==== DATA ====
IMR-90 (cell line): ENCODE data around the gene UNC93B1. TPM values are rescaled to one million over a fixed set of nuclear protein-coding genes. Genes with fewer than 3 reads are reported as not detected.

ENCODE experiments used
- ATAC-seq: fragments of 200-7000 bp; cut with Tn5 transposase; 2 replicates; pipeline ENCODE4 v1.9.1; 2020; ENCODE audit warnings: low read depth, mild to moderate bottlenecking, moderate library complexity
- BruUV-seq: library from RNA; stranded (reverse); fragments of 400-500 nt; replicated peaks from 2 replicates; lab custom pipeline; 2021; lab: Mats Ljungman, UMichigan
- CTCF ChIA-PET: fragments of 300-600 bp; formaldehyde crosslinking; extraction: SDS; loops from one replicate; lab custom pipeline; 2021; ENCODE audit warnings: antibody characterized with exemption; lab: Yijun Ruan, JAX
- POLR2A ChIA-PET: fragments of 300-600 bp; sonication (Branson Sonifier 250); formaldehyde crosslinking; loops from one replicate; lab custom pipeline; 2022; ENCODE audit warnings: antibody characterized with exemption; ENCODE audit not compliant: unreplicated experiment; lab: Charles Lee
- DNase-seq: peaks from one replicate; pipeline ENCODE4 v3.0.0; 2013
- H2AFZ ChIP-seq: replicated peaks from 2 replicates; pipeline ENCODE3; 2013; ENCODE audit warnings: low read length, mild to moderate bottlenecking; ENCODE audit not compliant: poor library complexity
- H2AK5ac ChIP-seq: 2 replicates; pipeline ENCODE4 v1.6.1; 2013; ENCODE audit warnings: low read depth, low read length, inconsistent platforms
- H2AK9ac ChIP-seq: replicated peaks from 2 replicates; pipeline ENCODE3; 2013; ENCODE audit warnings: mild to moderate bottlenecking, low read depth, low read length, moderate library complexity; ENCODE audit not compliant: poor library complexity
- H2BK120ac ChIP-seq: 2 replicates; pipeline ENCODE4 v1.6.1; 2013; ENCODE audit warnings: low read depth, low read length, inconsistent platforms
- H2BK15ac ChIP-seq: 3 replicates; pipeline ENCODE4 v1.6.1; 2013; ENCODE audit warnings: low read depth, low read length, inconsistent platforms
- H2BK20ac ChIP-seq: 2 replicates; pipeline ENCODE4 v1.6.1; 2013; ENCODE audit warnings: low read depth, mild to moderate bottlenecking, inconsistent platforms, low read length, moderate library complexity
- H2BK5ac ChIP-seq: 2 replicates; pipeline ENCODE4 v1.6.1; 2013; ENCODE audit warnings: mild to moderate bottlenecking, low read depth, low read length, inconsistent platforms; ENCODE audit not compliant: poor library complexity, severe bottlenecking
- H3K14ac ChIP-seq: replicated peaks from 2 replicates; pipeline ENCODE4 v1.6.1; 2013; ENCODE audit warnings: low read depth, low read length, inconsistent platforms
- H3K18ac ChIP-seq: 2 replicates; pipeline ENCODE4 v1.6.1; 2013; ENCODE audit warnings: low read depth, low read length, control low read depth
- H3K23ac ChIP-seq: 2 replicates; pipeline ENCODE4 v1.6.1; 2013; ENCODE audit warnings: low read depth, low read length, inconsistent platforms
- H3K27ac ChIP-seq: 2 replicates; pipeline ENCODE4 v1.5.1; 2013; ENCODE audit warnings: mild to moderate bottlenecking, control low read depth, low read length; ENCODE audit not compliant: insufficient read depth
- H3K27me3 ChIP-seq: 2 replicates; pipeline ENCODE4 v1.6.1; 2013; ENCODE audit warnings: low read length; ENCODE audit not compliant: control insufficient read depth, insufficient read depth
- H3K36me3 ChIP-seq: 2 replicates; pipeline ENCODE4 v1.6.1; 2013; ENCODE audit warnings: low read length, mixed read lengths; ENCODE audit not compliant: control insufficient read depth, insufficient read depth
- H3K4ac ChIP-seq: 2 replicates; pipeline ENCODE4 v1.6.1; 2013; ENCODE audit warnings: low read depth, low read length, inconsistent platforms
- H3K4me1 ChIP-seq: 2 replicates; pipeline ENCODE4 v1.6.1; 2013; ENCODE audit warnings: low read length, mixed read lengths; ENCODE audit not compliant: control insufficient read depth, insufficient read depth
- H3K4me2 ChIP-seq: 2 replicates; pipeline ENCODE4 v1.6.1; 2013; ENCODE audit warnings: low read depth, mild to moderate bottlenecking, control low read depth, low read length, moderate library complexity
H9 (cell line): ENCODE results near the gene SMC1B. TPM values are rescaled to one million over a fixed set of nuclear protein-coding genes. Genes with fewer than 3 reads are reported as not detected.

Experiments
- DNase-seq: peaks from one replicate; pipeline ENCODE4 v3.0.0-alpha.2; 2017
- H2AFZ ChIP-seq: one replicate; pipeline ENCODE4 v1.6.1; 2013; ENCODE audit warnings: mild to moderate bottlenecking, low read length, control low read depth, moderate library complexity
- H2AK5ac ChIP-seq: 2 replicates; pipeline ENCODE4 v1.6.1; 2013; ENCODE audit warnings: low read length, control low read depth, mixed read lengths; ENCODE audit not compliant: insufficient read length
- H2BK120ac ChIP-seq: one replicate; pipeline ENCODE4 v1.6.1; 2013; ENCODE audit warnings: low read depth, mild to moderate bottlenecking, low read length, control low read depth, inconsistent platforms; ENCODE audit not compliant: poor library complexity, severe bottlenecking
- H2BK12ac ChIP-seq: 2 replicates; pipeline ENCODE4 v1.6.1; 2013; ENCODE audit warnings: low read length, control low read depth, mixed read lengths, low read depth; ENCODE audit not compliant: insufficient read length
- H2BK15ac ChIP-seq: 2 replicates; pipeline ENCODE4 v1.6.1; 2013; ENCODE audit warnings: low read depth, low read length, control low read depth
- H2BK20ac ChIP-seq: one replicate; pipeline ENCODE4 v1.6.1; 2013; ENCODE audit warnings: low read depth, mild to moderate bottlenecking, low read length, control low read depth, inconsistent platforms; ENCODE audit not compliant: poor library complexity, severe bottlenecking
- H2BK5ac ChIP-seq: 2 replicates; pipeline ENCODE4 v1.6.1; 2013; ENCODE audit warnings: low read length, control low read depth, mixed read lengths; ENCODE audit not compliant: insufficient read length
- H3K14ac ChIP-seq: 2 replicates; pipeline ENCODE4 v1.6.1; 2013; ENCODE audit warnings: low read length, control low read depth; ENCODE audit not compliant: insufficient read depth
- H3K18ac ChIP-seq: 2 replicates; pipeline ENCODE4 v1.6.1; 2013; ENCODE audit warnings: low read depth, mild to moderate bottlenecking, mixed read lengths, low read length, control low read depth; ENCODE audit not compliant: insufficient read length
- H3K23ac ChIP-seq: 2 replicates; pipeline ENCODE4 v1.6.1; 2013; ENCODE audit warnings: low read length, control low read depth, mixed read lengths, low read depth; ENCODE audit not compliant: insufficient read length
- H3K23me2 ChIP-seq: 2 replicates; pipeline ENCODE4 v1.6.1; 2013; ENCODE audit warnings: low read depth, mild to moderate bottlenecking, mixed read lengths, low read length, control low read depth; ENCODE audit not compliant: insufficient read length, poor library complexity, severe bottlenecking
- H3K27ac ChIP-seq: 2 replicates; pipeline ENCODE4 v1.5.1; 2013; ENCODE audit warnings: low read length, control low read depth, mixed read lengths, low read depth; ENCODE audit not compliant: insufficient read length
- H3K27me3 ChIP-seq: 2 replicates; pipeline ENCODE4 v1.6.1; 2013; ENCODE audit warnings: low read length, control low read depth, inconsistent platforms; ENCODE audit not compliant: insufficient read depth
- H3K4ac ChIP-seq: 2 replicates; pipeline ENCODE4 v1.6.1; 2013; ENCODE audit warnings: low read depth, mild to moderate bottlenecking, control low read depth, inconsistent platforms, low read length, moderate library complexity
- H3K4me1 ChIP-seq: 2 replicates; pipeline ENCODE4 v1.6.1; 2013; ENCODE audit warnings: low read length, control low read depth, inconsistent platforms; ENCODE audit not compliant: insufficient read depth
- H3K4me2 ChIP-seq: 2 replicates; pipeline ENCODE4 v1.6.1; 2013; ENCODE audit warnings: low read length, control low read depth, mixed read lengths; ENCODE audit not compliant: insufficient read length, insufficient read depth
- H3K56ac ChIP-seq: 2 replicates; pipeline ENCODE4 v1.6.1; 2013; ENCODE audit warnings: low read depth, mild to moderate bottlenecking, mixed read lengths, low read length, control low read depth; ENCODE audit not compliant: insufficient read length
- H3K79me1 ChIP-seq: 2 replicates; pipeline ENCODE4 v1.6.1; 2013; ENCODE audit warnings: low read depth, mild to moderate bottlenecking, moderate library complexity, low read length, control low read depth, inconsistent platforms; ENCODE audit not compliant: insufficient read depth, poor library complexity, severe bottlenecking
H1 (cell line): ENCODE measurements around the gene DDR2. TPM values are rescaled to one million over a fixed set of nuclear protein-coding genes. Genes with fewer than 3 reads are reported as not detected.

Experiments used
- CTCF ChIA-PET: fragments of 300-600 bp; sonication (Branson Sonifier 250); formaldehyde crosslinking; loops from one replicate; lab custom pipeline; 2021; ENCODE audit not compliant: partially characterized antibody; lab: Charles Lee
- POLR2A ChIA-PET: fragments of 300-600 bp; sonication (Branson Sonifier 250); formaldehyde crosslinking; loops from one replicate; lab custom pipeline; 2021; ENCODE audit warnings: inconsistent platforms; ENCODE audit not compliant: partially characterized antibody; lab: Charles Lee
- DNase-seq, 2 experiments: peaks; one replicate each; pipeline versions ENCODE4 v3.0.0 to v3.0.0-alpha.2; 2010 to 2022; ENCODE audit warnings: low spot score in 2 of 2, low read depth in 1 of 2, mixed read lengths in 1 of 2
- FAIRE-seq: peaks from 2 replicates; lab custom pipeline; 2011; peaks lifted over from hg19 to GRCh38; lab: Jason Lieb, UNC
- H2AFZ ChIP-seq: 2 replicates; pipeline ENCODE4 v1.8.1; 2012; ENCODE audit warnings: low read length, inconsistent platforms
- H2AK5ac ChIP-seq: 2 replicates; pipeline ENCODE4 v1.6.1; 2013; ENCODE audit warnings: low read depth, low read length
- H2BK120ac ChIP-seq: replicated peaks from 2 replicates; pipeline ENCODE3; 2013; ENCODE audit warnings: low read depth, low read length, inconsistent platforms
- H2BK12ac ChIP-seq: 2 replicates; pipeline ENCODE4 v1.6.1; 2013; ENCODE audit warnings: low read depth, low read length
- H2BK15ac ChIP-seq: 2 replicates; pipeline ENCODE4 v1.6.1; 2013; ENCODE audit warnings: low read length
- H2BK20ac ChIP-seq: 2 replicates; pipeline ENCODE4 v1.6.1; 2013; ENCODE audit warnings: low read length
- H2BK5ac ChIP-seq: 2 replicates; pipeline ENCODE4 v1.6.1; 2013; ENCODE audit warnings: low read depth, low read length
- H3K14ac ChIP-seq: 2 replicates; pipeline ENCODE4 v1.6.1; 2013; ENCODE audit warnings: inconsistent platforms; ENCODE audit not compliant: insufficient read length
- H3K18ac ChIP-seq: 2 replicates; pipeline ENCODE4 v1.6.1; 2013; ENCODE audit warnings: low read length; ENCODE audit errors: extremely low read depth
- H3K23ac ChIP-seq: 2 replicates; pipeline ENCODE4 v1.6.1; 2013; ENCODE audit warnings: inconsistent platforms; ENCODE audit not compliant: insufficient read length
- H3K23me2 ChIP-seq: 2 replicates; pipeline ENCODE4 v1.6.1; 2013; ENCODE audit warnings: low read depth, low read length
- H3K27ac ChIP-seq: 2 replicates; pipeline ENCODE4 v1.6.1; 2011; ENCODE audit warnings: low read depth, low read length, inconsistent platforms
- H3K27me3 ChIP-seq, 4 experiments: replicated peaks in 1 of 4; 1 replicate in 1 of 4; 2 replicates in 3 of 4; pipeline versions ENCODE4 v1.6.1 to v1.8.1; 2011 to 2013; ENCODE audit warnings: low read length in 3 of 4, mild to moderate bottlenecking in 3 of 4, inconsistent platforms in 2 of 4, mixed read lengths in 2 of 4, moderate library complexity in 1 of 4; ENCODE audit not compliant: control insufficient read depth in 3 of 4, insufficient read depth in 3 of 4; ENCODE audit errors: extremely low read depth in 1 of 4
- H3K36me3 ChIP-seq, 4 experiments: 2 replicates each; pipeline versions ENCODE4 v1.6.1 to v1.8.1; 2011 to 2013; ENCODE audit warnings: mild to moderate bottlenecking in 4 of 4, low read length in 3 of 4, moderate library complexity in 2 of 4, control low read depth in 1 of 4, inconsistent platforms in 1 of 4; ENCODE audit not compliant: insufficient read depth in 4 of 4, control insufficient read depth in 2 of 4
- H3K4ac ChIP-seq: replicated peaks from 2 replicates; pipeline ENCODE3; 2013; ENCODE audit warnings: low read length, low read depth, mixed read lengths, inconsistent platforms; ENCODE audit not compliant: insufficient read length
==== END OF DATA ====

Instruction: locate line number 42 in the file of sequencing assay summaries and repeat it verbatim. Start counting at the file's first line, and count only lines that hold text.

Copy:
- H3K4me2 ChIP-seq: 2 replicates; pipeline ENCODE4 v1.6.1; 2013; ENCODE audit warnings: low read length, control low read depth, mixed read lengths; ENCODE audit not compliant: insufficient read length, insufficient read depth